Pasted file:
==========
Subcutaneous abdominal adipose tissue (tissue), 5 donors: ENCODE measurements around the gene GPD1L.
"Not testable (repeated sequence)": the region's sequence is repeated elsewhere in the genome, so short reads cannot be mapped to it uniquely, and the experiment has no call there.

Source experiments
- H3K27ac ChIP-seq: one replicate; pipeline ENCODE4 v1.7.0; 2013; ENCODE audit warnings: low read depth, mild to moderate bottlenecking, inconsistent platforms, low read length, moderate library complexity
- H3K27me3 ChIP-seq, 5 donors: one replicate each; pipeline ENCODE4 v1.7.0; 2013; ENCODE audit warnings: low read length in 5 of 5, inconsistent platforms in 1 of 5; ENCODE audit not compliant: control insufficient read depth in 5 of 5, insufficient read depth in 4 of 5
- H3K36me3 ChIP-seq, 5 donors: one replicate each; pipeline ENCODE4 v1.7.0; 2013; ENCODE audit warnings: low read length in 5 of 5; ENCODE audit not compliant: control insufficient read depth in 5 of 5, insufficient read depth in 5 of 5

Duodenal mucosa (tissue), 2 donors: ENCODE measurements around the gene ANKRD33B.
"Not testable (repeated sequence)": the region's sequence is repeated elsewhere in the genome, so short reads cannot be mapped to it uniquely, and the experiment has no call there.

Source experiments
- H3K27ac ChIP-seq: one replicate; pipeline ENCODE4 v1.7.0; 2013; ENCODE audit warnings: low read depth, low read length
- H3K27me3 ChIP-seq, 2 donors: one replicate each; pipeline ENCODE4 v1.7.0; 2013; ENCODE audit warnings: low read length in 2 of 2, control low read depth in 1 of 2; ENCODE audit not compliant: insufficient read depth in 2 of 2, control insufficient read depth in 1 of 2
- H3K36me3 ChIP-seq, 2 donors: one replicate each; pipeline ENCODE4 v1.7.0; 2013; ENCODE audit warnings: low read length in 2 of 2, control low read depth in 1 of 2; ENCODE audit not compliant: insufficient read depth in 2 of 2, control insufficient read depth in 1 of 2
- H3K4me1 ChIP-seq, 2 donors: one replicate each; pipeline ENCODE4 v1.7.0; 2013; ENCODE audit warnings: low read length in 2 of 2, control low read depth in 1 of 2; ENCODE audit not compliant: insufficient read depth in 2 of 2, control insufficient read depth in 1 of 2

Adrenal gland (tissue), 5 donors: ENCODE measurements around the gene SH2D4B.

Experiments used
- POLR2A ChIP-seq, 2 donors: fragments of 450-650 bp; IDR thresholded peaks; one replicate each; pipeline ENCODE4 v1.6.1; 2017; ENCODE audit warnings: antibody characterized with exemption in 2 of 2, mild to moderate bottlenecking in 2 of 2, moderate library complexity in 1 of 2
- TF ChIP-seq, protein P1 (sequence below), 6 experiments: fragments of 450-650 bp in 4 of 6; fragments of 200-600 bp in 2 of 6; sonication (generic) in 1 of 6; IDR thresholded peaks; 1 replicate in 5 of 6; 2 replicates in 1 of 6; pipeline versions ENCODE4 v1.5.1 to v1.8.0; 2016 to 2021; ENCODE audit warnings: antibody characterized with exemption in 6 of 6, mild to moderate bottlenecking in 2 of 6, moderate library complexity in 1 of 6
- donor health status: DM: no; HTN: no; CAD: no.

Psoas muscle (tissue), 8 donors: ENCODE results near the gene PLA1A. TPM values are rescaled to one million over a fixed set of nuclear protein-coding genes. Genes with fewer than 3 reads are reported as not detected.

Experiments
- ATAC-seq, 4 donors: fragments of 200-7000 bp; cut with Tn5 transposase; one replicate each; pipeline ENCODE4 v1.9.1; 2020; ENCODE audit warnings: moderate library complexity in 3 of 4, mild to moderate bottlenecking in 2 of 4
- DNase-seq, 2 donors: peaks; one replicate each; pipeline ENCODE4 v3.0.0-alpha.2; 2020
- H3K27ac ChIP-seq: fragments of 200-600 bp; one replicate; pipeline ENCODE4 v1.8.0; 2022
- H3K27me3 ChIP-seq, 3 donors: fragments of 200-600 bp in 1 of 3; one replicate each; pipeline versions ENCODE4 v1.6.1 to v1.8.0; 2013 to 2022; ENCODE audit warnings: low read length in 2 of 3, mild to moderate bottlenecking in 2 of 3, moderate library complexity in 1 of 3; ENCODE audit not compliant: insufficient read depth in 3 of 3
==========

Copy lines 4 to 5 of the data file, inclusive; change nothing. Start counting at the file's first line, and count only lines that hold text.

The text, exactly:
- H3K27ac ChIP-seq: one replicate; pipeline ENCODE4 v1.7.0; 2013; ENCODE audit warnings: low read depth, mild to moderate bottlenecking, inconsistent platforms, low read length, moderate library complexity
- H3K27me3 ChIP-seq, 5 donors: one replicate each; pipeline ENCODE4 v1.7.0; 2013; ENCODE audit warnings: low read length in 5 of 5, inconsistent platforms in 1 of 5; ENCODE audit not compliant: control insufficient read depth in 5 of 5, insufficient read depth in 4 of 5